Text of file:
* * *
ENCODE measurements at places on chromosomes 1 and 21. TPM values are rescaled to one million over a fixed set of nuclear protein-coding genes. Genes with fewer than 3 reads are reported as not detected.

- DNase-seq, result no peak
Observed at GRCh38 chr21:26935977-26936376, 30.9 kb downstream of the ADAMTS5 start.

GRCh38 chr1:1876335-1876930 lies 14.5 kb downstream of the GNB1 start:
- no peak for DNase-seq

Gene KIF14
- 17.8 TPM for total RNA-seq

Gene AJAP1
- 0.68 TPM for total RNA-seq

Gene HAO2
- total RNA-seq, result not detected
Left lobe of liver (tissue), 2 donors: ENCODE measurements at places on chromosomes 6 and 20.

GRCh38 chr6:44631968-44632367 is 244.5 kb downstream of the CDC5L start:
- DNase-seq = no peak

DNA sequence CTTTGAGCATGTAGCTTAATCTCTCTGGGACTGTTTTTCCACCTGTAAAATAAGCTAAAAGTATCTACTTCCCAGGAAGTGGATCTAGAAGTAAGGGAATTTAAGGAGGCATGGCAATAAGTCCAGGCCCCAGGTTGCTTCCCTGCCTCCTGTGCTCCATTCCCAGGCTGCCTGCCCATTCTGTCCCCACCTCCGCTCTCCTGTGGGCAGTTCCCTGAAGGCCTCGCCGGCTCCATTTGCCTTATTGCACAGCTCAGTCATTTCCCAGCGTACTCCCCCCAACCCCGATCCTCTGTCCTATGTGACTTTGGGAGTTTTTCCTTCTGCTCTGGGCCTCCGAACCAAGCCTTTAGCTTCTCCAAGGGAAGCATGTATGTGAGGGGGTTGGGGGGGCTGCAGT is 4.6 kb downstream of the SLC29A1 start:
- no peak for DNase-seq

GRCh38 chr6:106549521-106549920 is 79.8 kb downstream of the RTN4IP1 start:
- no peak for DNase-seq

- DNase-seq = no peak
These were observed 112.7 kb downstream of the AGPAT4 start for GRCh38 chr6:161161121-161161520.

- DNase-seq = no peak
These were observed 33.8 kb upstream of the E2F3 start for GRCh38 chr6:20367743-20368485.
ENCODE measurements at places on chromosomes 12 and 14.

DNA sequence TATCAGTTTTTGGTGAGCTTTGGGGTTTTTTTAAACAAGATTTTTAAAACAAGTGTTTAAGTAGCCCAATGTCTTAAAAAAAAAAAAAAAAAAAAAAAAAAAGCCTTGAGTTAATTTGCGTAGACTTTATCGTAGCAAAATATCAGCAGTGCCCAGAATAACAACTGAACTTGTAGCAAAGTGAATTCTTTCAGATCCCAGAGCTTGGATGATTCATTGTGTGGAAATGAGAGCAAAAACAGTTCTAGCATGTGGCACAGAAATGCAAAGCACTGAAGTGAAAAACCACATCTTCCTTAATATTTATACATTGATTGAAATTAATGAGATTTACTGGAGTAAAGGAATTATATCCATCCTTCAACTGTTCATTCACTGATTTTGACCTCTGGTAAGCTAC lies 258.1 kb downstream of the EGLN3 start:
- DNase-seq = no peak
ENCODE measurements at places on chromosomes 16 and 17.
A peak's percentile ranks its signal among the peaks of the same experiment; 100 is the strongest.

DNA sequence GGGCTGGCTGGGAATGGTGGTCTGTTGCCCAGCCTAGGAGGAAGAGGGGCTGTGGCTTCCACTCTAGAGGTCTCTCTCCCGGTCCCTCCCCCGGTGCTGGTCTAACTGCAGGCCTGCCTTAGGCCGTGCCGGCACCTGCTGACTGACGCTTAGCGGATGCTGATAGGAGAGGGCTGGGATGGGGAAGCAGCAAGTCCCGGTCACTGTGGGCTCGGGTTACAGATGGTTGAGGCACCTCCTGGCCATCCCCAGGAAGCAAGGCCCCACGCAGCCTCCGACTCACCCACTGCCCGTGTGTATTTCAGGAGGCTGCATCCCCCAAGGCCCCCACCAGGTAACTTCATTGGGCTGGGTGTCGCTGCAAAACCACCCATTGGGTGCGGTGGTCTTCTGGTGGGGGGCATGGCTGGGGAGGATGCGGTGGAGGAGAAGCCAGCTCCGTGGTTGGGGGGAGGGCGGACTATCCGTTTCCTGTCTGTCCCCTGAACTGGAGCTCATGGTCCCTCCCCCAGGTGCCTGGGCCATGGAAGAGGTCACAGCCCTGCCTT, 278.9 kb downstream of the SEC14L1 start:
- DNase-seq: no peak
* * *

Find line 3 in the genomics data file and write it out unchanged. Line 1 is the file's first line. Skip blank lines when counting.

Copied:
Observed at GRCh38 chr21:26935977-26936376, 30.9 kb downstream of the ADAMTS5 start.